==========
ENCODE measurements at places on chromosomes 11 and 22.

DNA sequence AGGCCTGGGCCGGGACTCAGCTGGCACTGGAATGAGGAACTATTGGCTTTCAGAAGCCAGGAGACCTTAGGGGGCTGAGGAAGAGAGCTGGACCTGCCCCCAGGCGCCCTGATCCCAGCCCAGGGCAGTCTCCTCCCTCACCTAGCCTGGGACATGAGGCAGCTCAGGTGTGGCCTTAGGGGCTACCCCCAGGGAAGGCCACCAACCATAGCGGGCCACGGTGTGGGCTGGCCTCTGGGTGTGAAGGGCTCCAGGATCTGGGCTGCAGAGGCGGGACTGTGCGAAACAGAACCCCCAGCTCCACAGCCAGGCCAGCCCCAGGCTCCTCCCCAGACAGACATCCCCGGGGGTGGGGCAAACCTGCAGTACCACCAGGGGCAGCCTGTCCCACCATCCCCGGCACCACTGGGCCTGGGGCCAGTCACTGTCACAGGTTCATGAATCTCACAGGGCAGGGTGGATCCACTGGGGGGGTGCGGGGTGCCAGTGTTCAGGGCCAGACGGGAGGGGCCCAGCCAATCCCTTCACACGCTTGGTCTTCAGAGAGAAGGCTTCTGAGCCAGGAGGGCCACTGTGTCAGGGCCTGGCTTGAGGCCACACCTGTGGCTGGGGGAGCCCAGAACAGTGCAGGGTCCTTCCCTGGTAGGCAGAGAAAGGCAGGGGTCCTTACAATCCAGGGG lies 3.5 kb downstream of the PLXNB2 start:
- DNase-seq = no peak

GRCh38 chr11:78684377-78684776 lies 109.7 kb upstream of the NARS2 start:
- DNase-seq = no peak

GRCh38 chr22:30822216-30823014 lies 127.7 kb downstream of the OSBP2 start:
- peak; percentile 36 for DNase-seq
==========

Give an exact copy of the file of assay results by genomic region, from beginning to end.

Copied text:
ENCODE measurements at places on chromosomes 11 and 22.

DNA sequence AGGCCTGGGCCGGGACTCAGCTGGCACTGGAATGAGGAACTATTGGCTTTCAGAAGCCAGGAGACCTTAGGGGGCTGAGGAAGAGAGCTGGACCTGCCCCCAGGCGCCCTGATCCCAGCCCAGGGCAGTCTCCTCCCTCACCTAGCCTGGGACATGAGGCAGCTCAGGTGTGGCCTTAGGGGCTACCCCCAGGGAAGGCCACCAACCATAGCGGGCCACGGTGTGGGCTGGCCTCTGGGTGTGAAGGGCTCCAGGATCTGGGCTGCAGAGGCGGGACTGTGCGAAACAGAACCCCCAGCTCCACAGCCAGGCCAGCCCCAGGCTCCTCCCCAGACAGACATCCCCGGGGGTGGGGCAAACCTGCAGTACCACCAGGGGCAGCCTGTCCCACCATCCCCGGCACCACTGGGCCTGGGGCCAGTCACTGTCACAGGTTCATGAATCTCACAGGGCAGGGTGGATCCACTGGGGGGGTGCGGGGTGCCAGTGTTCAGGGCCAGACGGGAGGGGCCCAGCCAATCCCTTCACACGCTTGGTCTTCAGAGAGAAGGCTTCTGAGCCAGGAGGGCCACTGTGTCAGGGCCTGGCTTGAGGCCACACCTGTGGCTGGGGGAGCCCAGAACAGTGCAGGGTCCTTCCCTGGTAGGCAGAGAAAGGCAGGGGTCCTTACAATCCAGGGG lies 3.5 kb downstream of the PLXNB2 start:
- DNase-seq = no peak

GRCh38 chr11:78684377-78684776 lies 109.7 kb upstream of the NARS2 start:
- DNase-seq = no peak

GRCh38 chr22:30822216-30823014 lies 127.7 kb downstream of the OSBP2 start:
- peak; percentile 36 for DNase-seq